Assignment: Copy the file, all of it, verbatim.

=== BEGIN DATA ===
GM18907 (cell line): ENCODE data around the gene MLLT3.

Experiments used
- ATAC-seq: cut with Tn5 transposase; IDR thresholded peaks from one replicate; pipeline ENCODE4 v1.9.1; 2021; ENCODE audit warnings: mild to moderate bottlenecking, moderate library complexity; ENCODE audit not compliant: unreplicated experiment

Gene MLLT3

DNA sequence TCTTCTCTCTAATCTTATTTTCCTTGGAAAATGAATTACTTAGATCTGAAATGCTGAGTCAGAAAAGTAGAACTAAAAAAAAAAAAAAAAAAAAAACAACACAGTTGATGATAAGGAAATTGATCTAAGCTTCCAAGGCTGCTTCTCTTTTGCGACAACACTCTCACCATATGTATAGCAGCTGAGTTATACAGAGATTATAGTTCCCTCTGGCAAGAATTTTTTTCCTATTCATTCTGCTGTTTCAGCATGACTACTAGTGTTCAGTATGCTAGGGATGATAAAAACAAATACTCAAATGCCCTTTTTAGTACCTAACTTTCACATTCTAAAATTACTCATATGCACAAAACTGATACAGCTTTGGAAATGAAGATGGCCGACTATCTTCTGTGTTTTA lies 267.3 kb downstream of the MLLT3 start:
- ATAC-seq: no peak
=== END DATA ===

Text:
GM18907 (cell line): ENCODE data around the gene MLLT3.

Experiments used
- ATAC-seq: cut with Tn5 transposase; IDR thresholded peaks from one replicate; pipeline ENCODE4 v1.9.1; 2021; ENCODE audit warnings: mild to moderate bottlenecking, moderate library complexity; ENCODE audit not compliant: unreplicated experiment

Gene MLLT3

DNA sequence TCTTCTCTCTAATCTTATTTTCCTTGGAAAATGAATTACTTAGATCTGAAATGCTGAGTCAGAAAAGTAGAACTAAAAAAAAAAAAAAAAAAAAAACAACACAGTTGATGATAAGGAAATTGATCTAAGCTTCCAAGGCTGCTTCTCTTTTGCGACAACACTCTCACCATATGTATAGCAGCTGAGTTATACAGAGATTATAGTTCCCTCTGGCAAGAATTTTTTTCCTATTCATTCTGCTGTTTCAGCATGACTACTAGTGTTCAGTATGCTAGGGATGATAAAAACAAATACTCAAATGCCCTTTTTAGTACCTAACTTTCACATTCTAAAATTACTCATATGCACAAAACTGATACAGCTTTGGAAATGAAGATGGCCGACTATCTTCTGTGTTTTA lies 267.3 kb downstream of the MLLT3 start:
- ATAC-seq: no peak